Laurel Third-Graders Create Civil Rights Museum

The girls say they want to help educate their parents and other adults about the Civil Rights Movement in a "fun, but serious way."

Leave it to a group of 8- and 9-year-olds to dispel the historical falsities found in some books aimed at readers in their age bracket.

"(Some children's literature books) said Rosa Parks was a tired, old woman when she sat on the bus," said Evelyn Havre, a third-grade student at Laurel School. "She was tired, but tired of being treated wrong."

Her classmate Talia Scott added: "She wasn't really physically tired ... and she was only 42."

The girls put those findings and more into a small museum that goes on display today at their school.

Third-grade curriculum calls for learning about museums, so teachers Karen Yusko and Tamika Ellis settled on having the girls create their own exhibits based on the Civil Rights Movement. The students began preparing for the museum months ago when they were assigned summer reading titles about the plight of African-Americans.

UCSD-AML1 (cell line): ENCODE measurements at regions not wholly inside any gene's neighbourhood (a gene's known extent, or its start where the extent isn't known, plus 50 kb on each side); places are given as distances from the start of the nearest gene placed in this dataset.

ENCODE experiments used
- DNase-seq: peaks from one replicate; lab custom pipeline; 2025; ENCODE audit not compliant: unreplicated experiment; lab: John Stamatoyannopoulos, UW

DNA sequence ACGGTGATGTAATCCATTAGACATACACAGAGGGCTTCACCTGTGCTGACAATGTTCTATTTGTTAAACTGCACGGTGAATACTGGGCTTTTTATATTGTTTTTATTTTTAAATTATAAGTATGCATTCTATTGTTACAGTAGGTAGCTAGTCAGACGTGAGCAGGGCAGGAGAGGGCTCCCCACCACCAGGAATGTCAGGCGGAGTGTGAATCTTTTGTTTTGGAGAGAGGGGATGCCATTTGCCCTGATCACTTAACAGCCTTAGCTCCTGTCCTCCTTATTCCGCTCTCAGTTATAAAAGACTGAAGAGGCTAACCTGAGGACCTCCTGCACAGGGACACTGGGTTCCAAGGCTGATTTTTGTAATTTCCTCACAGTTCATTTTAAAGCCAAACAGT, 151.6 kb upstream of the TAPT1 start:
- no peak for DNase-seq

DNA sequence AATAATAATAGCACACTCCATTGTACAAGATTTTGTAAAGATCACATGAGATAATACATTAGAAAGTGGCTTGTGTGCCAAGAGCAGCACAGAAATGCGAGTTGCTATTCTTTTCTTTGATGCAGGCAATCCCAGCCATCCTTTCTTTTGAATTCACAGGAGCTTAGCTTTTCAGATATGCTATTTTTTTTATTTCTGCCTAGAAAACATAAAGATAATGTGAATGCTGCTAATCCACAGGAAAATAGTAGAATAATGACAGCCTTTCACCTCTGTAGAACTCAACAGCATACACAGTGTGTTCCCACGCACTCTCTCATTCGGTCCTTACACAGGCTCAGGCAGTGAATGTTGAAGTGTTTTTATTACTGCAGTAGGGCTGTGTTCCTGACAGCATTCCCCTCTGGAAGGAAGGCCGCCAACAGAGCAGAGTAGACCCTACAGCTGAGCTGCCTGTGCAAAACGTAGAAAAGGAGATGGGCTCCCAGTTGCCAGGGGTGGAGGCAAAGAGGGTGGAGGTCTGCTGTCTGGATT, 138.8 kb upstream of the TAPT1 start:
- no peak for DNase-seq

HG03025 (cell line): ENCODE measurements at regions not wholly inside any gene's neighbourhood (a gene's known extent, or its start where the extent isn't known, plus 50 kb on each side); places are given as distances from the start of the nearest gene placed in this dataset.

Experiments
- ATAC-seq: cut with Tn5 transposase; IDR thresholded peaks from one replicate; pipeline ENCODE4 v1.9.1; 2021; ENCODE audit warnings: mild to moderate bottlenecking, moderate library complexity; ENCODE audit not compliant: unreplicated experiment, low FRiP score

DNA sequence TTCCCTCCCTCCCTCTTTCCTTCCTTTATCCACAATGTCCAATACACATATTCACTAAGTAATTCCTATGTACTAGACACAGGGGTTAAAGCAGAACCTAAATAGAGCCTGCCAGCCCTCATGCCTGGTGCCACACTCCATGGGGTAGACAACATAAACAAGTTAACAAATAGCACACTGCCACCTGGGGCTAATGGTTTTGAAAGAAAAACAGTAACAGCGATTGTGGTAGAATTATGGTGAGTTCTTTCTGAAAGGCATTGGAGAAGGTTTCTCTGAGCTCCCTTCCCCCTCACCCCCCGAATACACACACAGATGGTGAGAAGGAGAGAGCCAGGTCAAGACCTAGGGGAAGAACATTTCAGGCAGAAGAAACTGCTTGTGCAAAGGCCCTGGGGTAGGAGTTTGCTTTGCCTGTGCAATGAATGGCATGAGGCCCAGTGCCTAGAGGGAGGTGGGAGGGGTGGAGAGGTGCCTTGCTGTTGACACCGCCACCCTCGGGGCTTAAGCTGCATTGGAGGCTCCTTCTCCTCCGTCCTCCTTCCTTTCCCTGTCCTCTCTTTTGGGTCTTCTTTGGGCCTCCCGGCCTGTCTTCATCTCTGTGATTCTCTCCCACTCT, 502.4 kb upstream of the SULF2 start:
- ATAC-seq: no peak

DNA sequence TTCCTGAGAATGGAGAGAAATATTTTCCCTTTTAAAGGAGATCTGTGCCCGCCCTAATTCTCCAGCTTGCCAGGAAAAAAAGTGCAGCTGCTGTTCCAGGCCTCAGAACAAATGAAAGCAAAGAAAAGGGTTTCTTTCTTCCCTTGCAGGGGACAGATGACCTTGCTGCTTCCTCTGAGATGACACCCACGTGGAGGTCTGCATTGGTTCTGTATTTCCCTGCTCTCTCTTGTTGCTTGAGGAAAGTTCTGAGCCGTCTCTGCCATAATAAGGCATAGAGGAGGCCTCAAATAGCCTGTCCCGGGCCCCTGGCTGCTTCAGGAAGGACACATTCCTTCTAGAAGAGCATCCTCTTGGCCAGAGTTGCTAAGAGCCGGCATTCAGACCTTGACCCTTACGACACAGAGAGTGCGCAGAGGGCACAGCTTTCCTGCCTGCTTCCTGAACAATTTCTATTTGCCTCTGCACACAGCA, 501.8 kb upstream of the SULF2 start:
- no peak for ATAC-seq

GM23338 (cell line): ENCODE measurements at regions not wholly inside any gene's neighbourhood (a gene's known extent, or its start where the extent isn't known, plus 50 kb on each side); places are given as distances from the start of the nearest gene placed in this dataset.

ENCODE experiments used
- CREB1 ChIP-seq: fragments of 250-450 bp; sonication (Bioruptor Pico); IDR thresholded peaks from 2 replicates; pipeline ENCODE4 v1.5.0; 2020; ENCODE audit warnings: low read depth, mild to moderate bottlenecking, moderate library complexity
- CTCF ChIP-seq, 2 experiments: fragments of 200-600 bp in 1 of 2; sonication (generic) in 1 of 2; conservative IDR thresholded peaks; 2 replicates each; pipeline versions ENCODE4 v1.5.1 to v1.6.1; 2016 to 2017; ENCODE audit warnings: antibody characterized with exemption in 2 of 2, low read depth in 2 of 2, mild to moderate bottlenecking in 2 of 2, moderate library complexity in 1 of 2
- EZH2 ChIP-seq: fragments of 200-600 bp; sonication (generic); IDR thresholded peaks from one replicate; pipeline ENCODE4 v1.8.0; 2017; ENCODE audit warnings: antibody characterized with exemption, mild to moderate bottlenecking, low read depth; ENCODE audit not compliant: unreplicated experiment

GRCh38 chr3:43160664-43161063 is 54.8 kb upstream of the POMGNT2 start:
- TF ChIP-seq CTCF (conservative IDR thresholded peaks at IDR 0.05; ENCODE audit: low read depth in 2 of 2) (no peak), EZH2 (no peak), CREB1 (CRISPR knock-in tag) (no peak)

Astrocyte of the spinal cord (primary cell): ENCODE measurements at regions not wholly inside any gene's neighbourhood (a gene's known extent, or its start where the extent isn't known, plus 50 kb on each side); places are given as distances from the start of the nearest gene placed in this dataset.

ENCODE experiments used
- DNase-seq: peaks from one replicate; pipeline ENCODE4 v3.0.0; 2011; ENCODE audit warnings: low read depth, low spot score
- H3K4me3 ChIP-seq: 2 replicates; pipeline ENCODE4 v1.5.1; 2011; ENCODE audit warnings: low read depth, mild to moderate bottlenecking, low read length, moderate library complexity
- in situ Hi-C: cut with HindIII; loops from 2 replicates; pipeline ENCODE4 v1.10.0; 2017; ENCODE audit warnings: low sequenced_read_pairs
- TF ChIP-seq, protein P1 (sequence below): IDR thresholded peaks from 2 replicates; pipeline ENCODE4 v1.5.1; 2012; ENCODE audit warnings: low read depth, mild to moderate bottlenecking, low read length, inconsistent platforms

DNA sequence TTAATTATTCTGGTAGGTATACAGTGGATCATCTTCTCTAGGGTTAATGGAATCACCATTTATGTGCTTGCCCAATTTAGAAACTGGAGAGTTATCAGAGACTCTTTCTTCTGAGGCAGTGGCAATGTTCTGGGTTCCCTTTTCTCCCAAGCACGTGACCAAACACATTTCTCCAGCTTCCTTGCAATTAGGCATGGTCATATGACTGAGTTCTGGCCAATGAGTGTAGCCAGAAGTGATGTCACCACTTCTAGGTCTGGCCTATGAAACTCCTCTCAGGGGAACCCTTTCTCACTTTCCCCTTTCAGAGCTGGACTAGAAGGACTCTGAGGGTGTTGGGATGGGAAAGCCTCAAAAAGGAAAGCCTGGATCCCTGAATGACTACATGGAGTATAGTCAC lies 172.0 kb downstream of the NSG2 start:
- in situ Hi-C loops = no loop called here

In all, 26 third-grade girls have created 14 exhibits that focus on cases like Brown vs. the Board of Education and key figures like James Meredith and Thurgood Marshall.

The girls will present their exhibits to visiting family members and staff today. Many of them are excited to show off what they learned, especially when they consider the hard work they put in.

"There was a lot of pressure because I wasn't sure everyone was going to finish on time," said third-grader Emme Coy, whose project centered on key events that took place in Alabama.

"There was so much to do, and then we have to present. There was a lot we needed to get done."

The girls had been working with April Kay Post, director of education at the Shaker Heights Historical Society. Yusko said the girls' exhibit might be featured at the Historical Society in the near future and at the school's Martin Luther King Jr. Day celebration.

"We were trying to not just make this a one-month thing," Yusko said of studying African-American history. "We were trying to do something that was interesting to us."


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